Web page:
Maternal ethnicity is a significant determinant of successful outcomes after fertility treatment, suggests a new study published today (30 October) in BJOG: An International Journal of Obstetrics and Gynaecology.
Researchers, from Nottingham University's Research and Treatment Unit in Reproduction (NURTURE), conducted a study to assess the relationship between the ethnicity of patients and the clinical success of their fertility treatment.
The UK study included 1,517 women (85.1% White Europeans and 14.9% from an ethnic minority group) undergoing their first cycle of fertility treatment, including in-vitro fertilisation (IVF) or intro-cytoplasmic sperm injection (ICSI).
The data, gathered between 2006 and 2011, were then analysed for live birth outcomes (defined as a viable infant born after 24 weeks of gestation) and showed that when compared to White European women, the live birth rates of ethnic women were significantly lower, 43.8% vs 35%.
A similar trend was also found for clinical pregnancy rates and implantation rates, with White European women again showing significantly higher rates than women from ethnic minorities, 47.9% vs 38.5% and 37.4% vs 22.6% respectively.
Additionally researchers identified that results further varied within the ethnicity cohort itself, identifying different live birth rates in three distinct subgroups, 21.4% for Middle East Asian women, 23.3% for African-Caribbean women and 38% for South East Asian women.
The paper concludes that these results will help counsel couples about their realistic probabilities of a positive outcome after fertility treatment.
Dr Walid Maalouf from NURTURE, Division of Child Health, Obstetrics and Gynaecology, Faculty of Medicine & Health Sciences University of Nottingham, and lead researcher of the paper said:
"Our data indicates that live birth rates, clinical pregnancy rates and implantation rates following fertility treatment, particularly IVF, are significantly lower in ethnic women when compared to white Europeans.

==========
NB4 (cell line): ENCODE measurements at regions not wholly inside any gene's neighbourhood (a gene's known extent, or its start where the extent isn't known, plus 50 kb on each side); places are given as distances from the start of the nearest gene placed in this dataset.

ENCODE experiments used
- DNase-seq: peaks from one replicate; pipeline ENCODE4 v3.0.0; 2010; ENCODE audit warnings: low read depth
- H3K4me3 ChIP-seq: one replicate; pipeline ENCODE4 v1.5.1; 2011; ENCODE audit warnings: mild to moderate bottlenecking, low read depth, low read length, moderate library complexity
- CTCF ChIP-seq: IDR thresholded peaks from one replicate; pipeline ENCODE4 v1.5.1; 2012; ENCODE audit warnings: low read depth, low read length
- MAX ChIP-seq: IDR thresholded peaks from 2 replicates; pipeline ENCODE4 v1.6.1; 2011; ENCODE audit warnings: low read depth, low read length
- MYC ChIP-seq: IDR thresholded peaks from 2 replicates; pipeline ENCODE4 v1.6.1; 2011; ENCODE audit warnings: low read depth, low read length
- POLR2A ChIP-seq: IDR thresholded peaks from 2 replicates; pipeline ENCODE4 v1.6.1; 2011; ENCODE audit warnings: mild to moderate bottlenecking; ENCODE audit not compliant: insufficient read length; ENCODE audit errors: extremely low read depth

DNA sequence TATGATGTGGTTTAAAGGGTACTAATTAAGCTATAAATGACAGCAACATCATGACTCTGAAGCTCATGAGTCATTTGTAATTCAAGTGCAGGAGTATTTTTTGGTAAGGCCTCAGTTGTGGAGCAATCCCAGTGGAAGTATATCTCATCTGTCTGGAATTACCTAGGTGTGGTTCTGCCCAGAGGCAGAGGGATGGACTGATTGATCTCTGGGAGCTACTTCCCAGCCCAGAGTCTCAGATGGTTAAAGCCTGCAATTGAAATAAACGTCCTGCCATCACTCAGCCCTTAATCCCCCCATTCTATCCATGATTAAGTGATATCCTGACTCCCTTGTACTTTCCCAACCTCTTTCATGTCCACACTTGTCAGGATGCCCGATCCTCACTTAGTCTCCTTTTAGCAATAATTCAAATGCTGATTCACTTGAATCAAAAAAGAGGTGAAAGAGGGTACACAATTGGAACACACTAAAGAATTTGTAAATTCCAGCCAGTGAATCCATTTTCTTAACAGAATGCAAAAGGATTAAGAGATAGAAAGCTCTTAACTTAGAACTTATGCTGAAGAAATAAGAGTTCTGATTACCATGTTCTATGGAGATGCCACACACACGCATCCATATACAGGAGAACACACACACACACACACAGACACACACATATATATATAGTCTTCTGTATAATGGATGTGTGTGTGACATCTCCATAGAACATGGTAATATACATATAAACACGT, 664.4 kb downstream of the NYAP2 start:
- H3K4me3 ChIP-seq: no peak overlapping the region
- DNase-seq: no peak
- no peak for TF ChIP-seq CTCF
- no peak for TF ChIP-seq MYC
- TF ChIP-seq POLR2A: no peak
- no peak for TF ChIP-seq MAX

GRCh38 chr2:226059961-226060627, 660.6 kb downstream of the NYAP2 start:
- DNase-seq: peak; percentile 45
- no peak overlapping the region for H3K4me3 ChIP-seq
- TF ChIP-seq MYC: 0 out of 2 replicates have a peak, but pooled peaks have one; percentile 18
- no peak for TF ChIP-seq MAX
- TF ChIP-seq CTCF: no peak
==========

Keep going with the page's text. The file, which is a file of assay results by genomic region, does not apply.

"The reason for the reduced implantation rates and subsequent reduced outcomes in the ethnic minority group is still unclear. Further research into genetic background as a potential determinant of IVF outcome, as well as the influencing effects of lifestyle and cultural factors on reproductive outcomes, is needed.
"Subsequently, these findings could be used to modify clinical strategies in fertility treatments to increase success rates among all ethnic minority groups."
John Thorp, BJOG deputy editor-in-chief, added:
"We know that the main aim of couples undergoing fertility treatment is to achieve a healthy baby and findings from this study are helpful in understanding that ethnicity may be a significant indicator for success following such treatment.
"It is important that women are fully aware of their realistic chances of success when undergoing any form of assisted reproductive therapy and this information could help clinicians better inform and counsel patients.
"Furthermore, evidence of more realistic success rates of women undergoing fertility treatment could be used to encourage women from ethnic backgrounds to seek treatment earlier and improve the likelihood of a positive pregnancy outcome."
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